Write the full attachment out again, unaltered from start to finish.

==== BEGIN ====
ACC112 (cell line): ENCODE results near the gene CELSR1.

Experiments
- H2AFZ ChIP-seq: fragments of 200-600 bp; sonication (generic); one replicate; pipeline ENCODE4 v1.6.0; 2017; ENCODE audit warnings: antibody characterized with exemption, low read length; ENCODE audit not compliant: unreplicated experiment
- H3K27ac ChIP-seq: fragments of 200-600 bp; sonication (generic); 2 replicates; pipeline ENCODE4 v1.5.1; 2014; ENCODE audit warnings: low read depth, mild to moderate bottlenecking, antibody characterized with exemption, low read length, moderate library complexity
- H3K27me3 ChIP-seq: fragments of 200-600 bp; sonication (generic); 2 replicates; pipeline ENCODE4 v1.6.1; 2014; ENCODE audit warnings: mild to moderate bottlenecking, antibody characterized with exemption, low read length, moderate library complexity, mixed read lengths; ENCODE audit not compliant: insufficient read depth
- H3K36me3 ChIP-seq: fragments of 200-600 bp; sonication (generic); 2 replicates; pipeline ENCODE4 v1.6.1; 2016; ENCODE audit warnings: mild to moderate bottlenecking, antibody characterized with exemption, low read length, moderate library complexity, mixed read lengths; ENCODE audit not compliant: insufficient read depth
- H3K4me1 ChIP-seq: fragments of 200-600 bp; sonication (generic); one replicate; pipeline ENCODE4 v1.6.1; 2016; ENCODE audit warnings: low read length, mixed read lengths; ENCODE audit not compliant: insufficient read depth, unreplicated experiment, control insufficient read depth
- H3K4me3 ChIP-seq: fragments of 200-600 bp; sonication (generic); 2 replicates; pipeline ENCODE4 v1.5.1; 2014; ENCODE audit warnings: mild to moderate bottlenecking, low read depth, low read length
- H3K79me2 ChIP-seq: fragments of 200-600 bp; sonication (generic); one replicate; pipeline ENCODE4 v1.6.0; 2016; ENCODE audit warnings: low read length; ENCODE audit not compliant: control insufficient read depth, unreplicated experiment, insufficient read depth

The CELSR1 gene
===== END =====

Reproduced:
ACC112 (cell line): ENCODE results near the gene CELSR1.

Experiments
- H2AFZ ChIP-seq: fragments of 200-600 bp; sonication (generic); one replicate; pipeline ENCODE4 v1.6.0; 2017; ENCODE audit warnings: antibody characterized with exemption, low read length; ENCODE audit not compliant: unreplicated experiment
- H3K27ac ChIP-seq: fragments of 200-600 bp; sonication (generic); 2 replicates; pipeline ENCODE4 v1.5.1; 2014; ENCODE audit warnings: low read depth, mild to moderate bottlenecking, antibody characterized with exemption, low read length, moderate library complexity
- H3K27me3 ChIP-seq: fragments of 200-600 bp; sonication (generic); 2 replicates; pipeline ENCODE4 v1.6.1; 2014; ENCODE audit warnings: mild to moderate bottlenecking, antibody characterized with exemption, low read length, moderate library complexity, mixed read lengths; ENCODE audit not compliant: insufficient read depth
- H3K36me3 ChIP-seq: fragments of 200-600 bp; sonication (generic); 2 replicates; pipeline ENCODE4 v1.6.1; 2016; ENCODE audit warnings: mild to moderate bottlenecking, antibody characterized with exemption, low read length, moderate library complexity, mixed read lengths; ENCODE audit not compliant: insufficient read depth
- H3K4me1 ChIP-seq: fragments of 200-600 bp; sonication (generic); one replicate; pipeline ENCODE4 v1.6.1; 2016; ENCODE audit warnings: low read length, mixed read lengths; ENCODE audit not compliant: insufficient read depth, unreplicated experiment, control insufficient read depth
- H3K4me3 ChIP-seq: fragments of 200-600 bp; sonication (generic); 2 replicates; pipeline ENCODE4 v1.5.1; 2014; ENCODE audit warnings: mild to moderate bottlenecking, low read depth, low read length
- H3K79me2 ChIP-seq: fragments of 200-600 bp; sonication (generic); one replicate; pipeline ENCODE4 v1.6.0; 2016; ENCODE audit warnings: low read length; ENCODE audit not compliant: control insufficient read depth, unreplicated experiment, insufficient read depth

The CELSR1 gene